In wrapping up our Lake County EXPO spotlights on various community members who will be having one or multiple booths at our big event this weekend, I asked all of my interviewees what they were most looking for? All of their responses were talking about how they wanted to make themselves more known to the community and continue to build and maintain relationships.
Building relationships is a great rule of thumb to live by, not just for journalists but for everybody.
I remember my first semester on the newspaper staff in college, I was having the hardest time trying to get an interview with the track coach so I could set up an interview with him and one of his star runners, who was from Jamaica. I had finally tracked him down in the hallway of the athletics building. He told me he wasn’t sure if he was comfortable talking to me, because of some inaccurate reporting that had been done before I had come aboard. Long story short, I convinced him to give me the interview and let my writing do the talking. Sure enough, as soon as he read the article that published in the newspaper, he immediately told me that whatever I needed, to just let him know. It was like that for all of the coaches, I came across. I had to prove myself. Even though I’m at a weekly newspaper in Lakeview, nothing’s changed.
The semester after I graduated, my alma mater got football back for the first time in 75 years. Luckily I was still able to get the first interview with the coach, before NBC and CBS, because when they announced it, I was still a student (It was a big moment for me).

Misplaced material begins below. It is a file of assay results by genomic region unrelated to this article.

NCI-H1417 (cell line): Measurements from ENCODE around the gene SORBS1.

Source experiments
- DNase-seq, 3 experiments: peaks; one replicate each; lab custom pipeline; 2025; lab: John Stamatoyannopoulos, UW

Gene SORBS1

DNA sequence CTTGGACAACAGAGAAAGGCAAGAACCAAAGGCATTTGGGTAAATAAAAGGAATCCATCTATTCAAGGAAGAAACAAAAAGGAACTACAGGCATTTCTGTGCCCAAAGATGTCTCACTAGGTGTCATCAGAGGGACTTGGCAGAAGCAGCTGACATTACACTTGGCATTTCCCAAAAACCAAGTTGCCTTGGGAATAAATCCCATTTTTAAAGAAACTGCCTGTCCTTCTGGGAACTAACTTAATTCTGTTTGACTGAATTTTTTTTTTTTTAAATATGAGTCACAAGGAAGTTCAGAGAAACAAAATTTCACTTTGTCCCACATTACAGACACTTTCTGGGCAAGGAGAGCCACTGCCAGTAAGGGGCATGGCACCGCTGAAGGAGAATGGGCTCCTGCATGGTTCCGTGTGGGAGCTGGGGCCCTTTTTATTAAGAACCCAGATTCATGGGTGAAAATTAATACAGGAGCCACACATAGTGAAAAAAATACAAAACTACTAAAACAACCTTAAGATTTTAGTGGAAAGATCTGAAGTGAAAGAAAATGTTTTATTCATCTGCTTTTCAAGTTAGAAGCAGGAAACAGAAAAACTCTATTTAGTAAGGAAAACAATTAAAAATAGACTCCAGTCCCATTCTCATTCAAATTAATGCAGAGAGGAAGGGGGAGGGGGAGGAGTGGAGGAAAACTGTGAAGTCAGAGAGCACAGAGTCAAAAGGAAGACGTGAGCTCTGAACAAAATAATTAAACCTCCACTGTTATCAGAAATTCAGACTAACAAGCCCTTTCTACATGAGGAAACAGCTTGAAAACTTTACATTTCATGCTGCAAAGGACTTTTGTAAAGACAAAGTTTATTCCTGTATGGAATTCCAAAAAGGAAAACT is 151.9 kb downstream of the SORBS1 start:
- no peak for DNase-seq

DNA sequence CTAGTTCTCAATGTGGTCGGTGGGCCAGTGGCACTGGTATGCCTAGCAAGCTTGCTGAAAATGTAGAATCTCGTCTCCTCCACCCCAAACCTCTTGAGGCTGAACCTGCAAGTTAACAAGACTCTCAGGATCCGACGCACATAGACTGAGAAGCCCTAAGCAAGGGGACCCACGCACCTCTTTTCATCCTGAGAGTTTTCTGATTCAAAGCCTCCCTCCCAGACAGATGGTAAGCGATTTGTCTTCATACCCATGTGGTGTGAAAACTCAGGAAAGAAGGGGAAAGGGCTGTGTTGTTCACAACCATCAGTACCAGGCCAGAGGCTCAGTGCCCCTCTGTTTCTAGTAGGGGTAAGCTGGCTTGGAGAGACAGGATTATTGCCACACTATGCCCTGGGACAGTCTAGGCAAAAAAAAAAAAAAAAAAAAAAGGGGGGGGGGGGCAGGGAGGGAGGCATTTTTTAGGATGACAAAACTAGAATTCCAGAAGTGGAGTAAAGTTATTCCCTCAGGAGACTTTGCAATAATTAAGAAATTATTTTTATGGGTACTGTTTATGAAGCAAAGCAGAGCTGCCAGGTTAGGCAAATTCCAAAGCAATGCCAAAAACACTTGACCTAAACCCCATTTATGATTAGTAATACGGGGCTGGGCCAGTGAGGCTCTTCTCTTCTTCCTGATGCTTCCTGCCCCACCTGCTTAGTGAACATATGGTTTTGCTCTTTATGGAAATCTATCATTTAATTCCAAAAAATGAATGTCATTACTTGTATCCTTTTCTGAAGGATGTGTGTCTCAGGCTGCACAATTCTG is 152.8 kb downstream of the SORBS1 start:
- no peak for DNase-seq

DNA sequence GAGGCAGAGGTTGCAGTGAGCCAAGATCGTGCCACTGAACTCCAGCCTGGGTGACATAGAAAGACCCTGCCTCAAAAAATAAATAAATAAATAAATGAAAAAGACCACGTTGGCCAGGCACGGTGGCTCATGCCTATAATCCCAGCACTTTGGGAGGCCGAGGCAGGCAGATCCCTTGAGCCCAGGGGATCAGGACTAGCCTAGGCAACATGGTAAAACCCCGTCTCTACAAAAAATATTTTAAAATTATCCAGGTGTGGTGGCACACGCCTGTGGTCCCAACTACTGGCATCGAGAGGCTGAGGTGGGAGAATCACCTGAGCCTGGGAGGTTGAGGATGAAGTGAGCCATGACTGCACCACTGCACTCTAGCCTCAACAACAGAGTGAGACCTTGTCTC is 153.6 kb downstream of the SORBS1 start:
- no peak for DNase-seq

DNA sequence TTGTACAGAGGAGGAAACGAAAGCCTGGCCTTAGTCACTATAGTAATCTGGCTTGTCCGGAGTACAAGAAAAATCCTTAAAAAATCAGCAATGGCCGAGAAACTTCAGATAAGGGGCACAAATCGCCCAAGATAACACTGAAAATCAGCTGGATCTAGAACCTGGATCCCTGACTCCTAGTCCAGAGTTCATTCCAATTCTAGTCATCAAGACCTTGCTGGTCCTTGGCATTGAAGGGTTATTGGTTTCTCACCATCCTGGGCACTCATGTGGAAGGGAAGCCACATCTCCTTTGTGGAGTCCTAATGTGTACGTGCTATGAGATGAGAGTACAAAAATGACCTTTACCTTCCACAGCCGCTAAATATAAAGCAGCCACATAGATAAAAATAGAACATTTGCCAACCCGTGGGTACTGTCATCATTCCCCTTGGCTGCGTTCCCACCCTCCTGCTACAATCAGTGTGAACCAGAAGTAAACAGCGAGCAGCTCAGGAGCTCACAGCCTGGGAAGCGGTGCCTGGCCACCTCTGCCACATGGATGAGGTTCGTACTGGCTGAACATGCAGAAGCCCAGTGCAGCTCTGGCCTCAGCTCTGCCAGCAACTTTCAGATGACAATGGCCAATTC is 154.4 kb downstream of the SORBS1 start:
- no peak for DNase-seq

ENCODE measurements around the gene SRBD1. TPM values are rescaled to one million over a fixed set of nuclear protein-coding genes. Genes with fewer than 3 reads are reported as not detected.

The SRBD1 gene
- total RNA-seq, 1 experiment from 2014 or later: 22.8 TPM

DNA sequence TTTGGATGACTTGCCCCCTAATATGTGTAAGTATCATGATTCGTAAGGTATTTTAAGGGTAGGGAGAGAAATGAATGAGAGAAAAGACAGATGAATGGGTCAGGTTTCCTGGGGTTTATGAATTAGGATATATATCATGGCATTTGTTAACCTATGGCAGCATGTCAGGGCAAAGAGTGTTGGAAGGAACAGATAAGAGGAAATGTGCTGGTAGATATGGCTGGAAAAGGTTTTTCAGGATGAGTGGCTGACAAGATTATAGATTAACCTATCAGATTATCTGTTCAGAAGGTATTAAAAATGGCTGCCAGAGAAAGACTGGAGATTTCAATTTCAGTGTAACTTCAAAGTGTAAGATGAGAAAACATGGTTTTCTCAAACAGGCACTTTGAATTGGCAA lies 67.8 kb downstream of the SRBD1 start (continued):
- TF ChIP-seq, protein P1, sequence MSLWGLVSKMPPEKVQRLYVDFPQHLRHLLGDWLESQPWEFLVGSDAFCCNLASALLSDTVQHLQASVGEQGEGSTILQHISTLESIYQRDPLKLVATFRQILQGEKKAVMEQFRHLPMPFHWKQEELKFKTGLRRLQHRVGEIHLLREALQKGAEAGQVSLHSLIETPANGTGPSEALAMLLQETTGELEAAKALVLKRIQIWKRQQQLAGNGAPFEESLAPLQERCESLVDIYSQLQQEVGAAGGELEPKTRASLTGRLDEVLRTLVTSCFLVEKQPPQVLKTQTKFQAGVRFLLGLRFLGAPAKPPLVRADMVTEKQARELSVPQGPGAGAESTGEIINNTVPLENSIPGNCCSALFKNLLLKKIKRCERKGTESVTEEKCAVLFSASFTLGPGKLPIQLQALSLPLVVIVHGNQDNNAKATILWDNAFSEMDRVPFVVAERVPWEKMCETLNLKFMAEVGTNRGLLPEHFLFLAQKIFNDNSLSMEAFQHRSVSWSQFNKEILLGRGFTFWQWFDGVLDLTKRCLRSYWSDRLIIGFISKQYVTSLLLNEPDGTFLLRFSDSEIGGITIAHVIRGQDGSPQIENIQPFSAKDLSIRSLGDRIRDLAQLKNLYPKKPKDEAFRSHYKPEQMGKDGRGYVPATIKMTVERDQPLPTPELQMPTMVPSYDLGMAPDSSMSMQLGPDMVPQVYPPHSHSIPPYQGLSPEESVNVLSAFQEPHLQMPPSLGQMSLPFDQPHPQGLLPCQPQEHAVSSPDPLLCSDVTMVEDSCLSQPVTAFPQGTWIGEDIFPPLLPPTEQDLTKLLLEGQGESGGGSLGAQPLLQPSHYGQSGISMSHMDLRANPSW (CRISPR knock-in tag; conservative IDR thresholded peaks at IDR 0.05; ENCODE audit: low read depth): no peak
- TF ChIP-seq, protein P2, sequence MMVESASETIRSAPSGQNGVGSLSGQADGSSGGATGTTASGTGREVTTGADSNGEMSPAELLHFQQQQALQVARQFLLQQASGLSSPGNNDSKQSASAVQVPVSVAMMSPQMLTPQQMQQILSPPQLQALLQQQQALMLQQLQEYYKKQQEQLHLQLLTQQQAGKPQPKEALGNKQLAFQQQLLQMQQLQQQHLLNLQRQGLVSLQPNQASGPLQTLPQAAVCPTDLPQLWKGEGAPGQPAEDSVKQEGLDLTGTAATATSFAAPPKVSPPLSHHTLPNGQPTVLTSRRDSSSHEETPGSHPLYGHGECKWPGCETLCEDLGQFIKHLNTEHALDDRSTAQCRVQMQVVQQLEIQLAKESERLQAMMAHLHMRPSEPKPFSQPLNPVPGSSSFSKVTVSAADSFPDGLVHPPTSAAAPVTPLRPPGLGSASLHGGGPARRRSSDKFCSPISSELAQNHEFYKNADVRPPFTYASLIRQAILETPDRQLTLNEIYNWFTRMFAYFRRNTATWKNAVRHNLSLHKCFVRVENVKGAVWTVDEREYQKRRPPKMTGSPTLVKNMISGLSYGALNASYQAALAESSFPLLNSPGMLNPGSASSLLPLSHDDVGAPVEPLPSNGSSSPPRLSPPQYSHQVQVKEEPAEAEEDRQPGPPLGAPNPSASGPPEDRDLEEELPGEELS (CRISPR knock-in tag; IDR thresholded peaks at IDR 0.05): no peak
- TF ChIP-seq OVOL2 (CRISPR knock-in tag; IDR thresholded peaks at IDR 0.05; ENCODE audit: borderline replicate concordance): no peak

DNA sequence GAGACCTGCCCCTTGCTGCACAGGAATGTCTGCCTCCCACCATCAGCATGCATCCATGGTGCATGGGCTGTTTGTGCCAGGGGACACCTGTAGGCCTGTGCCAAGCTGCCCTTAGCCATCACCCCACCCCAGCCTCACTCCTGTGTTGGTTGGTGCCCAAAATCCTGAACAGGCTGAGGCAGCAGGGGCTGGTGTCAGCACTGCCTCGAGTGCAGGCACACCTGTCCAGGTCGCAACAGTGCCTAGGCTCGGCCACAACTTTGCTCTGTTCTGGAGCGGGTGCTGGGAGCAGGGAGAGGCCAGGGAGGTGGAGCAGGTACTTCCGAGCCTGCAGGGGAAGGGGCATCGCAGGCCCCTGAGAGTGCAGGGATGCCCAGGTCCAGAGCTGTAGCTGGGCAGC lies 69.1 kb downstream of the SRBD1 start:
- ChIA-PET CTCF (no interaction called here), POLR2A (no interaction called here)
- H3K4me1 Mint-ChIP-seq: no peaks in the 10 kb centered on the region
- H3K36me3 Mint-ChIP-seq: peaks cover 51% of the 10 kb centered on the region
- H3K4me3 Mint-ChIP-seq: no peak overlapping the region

A lot of what I do, is for the future. Sure getting these interviews was big for my career, but it’s about the future. The “foundation” that I laid, while I was in college, was for everyone else who succeeded me and what those people choose to do with it, is on them.
It’s no secret that journalists as a whole get a bad name, for many different reasons and the sad reality is it can ruin it for everybody.
With everything happening in our everyday lives, it’s easy to forget the little things and become “stagnant” in our jobs.
It’s always important to never stop building relationships. I look at it as two parts: building that professional relationship and the second one is maintaining that relationship.
I love talking to people. I always encourage people to come talk to me, if I’m at a sporting event, or any event around town. Sometimes I get so caught up in everyday life and things I need to get accomplished at work or what I have coming up, I lose sight of what’s around me. That includes people, but don’t let that deter you from talking to me.
My relationship with people or a lot of times, my job doesn’t stop when that clock hits 5:30 p.m. I’m approachable at all hours of the day. So if you have a joke, or have a question about something I wrote or want to make fun because one of my Minnesota teams loses, or if Arizona loses to Oregon in basketball or football come track me down!
I’ll gladly talk with people about most anything.
— Michael Acosta